Sriracha beer, Sriracha ketchup, Sriracha chips, even Sriracha keychains. One would think Sriracha must have a marketing genius at its helm. Surprisingly, Sriracha spends next to nothing on marketing—and even more shockingly, Sriracha isn’t trademarked. The now ubiquitous Asian chile sauce has been around for decades, with David Tran’s Huy Fong Foods introducing its flagship product back in 1980. At the time, Tran had no idea just how much Sriracha would take off and never felt the need to trademark his brand.
Now, with dozens of new competitors and food vendors marketing Sriracha-flavored products left and right, Tran has to be kicking himself for missing out on tens of millions in licensing revenue, right? Not quite. Tran claims that the unrestricted use of the term Sriracha has amounted to free advertising to his brand, which doesn’t even have a marketing budget. And while its name can be co-opted by competitors, its distinct rooster logo and green cap make it the iconic brand of Sriracha.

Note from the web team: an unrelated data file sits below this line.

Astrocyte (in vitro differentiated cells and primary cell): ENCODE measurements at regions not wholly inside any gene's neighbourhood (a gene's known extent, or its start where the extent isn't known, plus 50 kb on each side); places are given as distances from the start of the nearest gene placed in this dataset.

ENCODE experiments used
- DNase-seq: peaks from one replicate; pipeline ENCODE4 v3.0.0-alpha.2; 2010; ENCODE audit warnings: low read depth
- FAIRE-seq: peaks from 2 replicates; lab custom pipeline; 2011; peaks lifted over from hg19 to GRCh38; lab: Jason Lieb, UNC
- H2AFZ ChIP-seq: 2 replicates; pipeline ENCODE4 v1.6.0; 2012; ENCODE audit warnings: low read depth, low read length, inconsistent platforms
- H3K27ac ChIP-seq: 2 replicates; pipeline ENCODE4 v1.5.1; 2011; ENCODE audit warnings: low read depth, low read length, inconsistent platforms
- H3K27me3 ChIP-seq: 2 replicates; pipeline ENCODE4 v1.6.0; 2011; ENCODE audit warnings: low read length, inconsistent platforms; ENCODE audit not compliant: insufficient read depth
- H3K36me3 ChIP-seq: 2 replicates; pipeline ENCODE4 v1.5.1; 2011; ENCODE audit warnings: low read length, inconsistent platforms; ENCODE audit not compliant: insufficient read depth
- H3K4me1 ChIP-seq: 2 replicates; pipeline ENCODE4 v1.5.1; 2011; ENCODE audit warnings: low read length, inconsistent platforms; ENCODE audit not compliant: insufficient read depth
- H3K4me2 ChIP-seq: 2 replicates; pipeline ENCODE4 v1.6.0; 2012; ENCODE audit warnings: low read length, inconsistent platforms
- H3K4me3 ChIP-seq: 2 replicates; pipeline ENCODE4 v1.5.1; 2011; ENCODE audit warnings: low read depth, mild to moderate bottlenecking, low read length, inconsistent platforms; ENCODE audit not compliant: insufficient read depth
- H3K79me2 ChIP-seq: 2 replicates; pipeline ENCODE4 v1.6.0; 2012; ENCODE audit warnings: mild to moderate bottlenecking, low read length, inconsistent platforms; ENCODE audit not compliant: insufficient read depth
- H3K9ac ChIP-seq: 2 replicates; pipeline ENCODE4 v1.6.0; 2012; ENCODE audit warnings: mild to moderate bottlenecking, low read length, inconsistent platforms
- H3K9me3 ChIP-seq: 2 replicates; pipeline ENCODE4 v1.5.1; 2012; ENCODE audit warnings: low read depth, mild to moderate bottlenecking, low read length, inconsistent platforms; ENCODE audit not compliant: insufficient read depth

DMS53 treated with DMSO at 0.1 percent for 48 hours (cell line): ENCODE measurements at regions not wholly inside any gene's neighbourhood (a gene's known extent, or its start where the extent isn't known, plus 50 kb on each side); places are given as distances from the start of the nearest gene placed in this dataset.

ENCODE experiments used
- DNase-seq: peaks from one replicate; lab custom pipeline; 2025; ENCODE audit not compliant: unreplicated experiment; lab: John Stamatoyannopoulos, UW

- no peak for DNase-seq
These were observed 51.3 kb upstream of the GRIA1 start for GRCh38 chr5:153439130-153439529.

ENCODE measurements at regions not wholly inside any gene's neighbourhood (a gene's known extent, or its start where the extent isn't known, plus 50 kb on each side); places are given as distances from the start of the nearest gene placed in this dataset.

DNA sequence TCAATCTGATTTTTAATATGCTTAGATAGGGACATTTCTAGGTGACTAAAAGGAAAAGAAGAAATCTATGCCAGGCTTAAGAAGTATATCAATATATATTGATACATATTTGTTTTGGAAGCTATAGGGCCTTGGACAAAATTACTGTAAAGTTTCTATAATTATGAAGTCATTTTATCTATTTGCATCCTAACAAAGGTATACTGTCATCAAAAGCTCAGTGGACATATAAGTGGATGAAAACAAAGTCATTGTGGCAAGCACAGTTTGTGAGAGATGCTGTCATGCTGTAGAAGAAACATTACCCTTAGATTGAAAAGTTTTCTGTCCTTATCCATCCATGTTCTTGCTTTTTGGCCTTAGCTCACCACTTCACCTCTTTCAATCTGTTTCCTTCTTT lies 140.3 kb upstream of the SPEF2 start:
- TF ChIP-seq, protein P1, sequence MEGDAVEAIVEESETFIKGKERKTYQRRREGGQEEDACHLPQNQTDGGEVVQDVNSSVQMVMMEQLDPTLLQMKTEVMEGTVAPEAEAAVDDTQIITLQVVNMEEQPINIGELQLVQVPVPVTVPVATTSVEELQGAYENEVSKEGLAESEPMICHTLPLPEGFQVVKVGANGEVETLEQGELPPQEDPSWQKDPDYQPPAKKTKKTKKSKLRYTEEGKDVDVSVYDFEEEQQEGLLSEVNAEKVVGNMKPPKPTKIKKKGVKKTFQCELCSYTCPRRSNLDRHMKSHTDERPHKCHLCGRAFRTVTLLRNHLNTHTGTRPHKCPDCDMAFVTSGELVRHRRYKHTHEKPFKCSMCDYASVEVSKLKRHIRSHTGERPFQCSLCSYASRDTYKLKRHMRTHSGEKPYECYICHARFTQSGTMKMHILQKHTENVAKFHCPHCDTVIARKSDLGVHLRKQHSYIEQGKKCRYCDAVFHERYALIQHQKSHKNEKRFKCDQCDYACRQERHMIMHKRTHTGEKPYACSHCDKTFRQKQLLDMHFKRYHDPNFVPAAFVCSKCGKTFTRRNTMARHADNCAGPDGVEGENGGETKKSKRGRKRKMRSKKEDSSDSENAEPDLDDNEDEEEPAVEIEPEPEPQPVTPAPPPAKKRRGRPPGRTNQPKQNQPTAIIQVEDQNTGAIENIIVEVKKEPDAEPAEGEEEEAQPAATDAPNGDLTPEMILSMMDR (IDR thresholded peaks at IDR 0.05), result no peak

Whatever Tran is doing, it seems to be working. Last year, Huy Fong Foods brought in more than $80 million in sales. No wonder Tran has no regrets.